"I've become increasingly aware that [gaming] is the world of the future. It's one of the places people will find stories. Working on games is a dream come true; potentially, every time you play a game, it's a different experience... I just finished a book, and several times in the narrative I thought about games. There are points where characters have to make decisions, but in gaming there are several different possibilities. In games, I can have one tree and give it several different branches that are all fruitful."
By Smilin' Jack Ruby, Fandom.com, 13 December 2000 (Note - full text at fandom.com)
"I'd written Galilee, had just started work on the new book, but was
also making notes upon Galilee 2 which is another big family saga. I
love family sagas. Family sagas are the drama of our lives. They are
the dramas we all live. Christmas is upon us. We are all about to walk
into our own families and everybody can relate to it. The sister, the
brother, you know? I just voiced Ambrose, the black sheep of the family,
feeling totally, appropriately that I should be voicing this character
- having a blast doing it, but unfortunately it's ruining my voice and
I sound like Carol Channing.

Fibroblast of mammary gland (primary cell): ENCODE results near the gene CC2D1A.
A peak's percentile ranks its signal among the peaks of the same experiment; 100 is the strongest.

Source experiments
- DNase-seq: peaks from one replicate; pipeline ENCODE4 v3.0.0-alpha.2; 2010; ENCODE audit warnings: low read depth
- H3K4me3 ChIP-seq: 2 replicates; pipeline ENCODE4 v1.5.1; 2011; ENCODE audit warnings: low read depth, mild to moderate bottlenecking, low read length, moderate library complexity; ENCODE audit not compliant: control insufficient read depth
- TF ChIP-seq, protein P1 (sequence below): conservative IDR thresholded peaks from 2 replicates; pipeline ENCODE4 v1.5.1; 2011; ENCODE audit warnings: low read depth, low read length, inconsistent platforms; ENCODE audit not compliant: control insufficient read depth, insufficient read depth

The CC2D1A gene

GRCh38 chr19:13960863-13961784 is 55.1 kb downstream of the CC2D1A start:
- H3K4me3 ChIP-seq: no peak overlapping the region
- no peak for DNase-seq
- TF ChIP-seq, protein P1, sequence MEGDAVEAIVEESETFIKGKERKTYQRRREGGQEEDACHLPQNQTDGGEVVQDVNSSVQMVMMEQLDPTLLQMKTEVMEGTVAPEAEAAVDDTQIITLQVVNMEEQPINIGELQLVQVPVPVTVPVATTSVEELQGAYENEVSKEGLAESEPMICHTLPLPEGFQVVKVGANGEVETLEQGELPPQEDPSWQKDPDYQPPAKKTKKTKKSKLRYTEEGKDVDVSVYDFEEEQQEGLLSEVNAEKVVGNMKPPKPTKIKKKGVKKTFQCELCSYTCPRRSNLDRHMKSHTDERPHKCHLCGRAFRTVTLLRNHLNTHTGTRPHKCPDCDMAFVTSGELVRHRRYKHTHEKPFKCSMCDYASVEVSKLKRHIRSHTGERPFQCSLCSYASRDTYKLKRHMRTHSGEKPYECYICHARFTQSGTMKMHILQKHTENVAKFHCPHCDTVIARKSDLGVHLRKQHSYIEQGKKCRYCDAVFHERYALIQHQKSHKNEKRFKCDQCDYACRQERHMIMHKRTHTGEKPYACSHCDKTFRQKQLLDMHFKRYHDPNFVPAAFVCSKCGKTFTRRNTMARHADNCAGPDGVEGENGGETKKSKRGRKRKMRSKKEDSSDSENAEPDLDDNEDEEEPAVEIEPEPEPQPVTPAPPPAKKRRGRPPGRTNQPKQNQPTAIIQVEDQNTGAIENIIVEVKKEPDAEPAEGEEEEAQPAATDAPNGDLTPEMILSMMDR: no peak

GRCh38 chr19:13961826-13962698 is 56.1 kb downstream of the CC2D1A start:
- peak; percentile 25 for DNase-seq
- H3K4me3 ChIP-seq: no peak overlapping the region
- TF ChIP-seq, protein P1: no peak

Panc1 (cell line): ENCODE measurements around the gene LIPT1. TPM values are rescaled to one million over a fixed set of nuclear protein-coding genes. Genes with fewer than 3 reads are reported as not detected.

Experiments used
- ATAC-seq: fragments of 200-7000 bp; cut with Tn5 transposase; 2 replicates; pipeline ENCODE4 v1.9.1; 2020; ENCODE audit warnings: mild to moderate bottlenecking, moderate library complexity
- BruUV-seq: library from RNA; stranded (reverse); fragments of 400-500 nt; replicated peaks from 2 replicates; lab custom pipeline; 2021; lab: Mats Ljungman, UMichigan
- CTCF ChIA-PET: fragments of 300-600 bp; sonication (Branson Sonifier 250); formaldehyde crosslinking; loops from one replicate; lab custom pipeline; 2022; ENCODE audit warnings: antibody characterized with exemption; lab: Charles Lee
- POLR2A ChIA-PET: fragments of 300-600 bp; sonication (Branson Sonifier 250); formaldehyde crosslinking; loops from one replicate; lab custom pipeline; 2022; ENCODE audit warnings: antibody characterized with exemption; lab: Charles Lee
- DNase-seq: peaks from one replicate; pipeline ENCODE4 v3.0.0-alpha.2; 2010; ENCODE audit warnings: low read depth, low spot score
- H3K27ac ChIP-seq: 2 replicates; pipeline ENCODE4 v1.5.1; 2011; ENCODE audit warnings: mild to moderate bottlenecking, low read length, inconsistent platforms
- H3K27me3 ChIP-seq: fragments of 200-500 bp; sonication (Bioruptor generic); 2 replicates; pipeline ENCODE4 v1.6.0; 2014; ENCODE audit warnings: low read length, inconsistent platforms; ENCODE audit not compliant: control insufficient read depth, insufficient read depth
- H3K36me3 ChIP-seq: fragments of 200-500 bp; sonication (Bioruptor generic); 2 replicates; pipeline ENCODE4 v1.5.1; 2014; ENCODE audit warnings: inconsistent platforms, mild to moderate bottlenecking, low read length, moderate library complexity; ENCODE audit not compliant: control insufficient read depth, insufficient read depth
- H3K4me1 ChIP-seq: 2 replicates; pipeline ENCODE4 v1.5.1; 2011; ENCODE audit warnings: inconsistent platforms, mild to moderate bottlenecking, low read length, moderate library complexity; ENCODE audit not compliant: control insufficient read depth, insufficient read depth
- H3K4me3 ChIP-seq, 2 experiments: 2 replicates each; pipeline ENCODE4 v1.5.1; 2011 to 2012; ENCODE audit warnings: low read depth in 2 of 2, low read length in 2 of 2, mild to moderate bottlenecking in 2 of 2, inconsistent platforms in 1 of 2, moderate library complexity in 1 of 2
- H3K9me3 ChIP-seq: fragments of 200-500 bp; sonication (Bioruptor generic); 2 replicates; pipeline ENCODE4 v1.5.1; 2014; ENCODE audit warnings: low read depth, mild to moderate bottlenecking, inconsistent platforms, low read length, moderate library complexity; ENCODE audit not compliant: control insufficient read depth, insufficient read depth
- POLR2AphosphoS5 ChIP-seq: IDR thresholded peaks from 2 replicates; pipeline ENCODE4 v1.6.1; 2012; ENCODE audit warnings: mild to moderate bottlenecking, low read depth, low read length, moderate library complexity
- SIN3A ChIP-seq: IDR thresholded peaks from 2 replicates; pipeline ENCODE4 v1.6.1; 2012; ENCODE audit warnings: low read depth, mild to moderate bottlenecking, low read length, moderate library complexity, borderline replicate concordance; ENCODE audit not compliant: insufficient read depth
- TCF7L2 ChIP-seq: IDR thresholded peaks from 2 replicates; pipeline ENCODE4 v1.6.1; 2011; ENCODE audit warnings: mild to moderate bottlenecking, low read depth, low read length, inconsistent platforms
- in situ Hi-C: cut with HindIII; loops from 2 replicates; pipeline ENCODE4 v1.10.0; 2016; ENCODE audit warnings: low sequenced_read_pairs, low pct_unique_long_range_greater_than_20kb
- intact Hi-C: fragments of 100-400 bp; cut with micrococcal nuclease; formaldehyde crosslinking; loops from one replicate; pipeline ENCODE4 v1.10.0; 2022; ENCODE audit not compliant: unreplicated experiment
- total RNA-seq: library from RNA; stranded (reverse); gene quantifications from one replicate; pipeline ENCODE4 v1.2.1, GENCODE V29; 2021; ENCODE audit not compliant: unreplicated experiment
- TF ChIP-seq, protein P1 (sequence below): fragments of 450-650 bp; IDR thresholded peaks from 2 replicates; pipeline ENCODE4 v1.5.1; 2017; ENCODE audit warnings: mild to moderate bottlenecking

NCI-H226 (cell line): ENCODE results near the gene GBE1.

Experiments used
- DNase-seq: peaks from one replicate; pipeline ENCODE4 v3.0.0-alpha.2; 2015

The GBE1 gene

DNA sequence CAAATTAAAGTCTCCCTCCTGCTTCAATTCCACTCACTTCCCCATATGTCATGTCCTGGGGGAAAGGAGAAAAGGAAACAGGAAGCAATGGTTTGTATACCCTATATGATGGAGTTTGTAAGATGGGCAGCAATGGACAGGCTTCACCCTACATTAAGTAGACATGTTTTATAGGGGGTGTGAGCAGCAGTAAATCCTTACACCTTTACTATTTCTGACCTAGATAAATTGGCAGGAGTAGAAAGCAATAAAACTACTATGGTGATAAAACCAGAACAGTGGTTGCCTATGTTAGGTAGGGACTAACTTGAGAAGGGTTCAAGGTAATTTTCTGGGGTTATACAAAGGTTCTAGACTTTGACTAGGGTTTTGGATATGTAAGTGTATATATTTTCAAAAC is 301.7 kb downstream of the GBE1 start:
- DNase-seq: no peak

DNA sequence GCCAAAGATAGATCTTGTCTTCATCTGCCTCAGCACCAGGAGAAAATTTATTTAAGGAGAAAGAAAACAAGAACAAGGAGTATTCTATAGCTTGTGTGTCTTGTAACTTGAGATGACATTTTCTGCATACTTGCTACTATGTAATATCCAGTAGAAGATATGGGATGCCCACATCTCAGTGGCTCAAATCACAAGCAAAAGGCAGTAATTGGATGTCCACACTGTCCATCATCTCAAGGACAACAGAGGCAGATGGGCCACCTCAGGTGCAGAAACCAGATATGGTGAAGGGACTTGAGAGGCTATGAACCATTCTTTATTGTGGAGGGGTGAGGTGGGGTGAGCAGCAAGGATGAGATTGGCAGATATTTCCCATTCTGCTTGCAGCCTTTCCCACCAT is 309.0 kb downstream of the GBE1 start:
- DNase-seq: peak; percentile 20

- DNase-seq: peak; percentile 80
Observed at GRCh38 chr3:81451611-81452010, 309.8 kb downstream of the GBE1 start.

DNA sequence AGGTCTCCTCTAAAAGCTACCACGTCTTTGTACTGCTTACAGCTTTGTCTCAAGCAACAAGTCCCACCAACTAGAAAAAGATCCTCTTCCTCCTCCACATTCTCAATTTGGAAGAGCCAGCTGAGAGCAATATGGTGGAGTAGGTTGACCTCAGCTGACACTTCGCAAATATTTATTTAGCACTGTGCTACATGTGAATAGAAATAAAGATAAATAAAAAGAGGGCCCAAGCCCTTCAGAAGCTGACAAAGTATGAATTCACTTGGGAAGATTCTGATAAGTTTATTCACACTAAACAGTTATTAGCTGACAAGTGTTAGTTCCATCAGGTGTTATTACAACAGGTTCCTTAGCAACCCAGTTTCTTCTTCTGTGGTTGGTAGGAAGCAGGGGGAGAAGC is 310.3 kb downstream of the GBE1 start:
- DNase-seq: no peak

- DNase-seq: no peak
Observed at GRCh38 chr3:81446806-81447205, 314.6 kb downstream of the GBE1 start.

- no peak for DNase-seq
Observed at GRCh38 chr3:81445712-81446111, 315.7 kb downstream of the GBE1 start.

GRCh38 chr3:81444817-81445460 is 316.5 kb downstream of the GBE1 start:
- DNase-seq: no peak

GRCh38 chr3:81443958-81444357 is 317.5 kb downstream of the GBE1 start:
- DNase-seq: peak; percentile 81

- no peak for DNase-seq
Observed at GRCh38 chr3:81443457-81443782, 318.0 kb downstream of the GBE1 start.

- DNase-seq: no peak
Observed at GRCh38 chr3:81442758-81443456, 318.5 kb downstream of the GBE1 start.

"The great thing was being another part of the process. I love working with these people. They've been completely good to me. They have taken me through my infancy in this creative process. I knew nothing about games. I know a lot more now and in a way, my naiveté was useful in a way in the beginning. The interesting thing is, I think the game works better than I think any of us thought it would because it's attempting a lot of things. It's attempting to be moment-to-moment exciting, it's attempting to have a puzzle element to it, which you only have seen a tiny piece of in what Brady was showing you this morning. It has visual spectacle, no question and it has real, genuine characters. I mean, in the sense that each of the individuals acts differently. What is a character? A character is someone who acts with certain behavior patterns which are unique to him or her, yes? Only X will act this way, only Macbeth will act this way under these circumstances. That's what makes him Macbeth. We tried really hard to make sure that happens in this game. The people are responding in ways that make sense to their characters. "